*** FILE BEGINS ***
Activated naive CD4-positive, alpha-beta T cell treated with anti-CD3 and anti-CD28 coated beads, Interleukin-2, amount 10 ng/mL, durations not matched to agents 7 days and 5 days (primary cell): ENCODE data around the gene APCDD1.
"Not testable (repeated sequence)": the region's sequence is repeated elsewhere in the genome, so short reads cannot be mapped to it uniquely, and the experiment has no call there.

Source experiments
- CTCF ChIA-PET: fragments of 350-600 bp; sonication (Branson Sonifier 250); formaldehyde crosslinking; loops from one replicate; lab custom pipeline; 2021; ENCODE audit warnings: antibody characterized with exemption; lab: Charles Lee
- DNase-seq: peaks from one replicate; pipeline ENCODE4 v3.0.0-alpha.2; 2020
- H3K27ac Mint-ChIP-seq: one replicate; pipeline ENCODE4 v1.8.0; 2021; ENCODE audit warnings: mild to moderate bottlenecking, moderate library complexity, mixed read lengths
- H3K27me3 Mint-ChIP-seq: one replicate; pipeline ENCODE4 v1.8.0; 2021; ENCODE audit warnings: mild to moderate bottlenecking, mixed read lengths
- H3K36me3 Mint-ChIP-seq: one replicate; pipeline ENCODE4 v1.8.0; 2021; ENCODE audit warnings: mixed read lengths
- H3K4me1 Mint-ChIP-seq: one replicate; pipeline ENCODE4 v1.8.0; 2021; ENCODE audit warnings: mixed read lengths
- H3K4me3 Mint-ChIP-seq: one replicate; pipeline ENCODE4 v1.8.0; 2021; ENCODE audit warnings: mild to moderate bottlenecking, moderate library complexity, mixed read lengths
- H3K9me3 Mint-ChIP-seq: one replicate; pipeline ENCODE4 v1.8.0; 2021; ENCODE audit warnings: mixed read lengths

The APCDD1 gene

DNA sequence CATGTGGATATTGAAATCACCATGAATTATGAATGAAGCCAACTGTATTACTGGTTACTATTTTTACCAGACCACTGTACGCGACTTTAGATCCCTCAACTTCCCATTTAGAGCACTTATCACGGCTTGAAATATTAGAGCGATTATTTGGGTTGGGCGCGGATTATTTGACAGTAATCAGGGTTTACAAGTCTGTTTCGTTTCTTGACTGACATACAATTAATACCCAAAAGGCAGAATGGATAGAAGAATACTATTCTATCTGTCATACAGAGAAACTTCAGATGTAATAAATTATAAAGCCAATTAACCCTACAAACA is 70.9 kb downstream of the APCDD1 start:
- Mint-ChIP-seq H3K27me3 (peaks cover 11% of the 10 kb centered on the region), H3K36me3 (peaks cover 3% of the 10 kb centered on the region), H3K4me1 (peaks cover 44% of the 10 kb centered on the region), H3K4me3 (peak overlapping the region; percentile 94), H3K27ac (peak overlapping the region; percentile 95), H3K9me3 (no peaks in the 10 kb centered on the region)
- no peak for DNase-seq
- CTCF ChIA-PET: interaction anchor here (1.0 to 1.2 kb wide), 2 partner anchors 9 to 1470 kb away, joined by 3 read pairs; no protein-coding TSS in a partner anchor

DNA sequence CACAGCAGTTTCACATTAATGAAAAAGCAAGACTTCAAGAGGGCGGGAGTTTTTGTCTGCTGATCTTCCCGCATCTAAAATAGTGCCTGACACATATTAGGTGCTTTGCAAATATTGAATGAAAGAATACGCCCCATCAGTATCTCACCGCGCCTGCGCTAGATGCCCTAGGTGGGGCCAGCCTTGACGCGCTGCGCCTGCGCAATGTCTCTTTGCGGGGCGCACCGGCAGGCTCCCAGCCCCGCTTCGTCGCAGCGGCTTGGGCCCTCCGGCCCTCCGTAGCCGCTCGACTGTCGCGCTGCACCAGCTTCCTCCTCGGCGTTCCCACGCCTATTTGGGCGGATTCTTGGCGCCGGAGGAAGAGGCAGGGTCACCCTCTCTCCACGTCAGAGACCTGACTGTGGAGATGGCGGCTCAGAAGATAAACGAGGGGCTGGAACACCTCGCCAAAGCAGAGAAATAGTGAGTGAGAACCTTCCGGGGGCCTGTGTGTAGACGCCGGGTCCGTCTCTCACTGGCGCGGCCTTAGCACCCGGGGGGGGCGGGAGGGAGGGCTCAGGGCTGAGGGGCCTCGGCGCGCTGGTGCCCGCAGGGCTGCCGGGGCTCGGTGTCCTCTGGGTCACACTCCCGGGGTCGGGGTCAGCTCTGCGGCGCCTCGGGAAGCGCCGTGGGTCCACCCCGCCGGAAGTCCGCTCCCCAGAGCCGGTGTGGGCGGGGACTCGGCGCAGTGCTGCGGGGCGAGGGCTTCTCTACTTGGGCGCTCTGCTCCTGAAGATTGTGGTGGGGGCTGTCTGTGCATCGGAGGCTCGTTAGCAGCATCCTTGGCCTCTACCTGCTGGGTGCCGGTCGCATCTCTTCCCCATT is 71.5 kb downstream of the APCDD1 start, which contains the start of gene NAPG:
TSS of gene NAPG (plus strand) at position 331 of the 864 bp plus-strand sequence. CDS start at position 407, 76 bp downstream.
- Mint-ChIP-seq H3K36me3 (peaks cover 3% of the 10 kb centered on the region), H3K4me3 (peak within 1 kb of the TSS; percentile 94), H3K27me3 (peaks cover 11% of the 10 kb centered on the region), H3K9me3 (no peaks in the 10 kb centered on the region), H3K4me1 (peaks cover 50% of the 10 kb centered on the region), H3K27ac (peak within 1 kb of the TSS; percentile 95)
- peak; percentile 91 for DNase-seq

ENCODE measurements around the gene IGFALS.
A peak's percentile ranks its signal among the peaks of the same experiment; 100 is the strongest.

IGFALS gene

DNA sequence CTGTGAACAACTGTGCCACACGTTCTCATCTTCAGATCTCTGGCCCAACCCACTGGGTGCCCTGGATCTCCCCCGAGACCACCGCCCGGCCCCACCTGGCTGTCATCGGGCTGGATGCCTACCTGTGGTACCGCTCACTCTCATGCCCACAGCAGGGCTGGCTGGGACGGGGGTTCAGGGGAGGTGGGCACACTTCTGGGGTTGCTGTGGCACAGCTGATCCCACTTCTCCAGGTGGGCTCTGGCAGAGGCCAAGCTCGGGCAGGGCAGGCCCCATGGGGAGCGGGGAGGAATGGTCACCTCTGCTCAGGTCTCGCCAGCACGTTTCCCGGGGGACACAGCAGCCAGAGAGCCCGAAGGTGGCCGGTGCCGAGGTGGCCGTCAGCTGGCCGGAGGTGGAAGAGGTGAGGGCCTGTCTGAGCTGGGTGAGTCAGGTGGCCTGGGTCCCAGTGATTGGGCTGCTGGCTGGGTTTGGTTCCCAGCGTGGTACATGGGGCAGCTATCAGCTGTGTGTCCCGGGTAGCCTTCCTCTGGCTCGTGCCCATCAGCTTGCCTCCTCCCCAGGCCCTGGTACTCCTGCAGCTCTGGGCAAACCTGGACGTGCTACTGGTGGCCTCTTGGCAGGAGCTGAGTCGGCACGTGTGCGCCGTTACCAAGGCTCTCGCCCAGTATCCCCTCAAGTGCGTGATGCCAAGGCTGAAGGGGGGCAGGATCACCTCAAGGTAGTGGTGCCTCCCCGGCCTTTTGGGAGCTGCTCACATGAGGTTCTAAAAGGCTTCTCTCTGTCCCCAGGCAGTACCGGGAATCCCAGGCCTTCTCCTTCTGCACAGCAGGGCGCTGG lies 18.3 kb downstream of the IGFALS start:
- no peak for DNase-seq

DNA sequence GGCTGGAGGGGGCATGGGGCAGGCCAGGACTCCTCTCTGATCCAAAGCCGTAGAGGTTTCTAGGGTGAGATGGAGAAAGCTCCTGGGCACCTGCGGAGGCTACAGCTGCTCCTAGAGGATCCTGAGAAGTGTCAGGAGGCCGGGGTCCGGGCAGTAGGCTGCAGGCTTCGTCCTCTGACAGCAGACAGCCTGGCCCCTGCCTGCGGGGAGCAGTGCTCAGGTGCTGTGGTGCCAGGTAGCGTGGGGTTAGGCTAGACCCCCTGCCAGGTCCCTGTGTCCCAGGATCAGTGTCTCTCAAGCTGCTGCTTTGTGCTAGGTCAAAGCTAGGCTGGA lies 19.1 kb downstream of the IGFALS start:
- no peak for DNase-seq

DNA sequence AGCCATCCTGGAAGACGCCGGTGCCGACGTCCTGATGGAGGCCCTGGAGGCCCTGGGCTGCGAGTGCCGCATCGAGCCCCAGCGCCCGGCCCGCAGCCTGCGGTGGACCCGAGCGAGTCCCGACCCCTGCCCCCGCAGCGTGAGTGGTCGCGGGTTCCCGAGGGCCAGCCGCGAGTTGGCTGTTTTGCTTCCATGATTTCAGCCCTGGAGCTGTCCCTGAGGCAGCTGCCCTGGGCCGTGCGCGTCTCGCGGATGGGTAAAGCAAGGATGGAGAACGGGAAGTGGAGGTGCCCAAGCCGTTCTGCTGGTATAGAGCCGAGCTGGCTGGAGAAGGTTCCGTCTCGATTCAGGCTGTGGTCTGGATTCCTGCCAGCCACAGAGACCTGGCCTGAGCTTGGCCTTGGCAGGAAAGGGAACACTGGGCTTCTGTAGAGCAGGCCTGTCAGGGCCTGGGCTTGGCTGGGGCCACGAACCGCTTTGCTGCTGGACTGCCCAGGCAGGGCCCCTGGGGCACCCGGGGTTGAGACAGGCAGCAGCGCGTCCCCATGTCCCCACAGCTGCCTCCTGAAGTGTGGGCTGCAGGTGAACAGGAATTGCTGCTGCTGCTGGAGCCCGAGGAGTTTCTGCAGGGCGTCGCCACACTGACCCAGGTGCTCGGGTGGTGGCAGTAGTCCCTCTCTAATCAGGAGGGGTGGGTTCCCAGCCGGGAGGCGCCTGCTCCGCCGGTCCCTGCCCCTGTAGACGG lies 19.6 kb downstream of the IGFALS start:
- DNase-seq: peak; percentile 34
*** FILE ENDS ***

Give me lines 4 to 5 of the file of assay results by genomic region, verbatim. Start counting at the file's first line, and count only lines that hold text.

- CTCF ChIA-PET: fragments of 350-600 bp; sonication (Branson Sonifier 250); formaldehyde crosslinking; loops from one replicate; lab custom pipeline; 2021; ENCODE audit warnings: antibody characterized with exemption; lab: Charles Lee
- DNase-seq: peaks from one replicate; pipeline ENCODE4 v3.0.0-alpha.2; 2020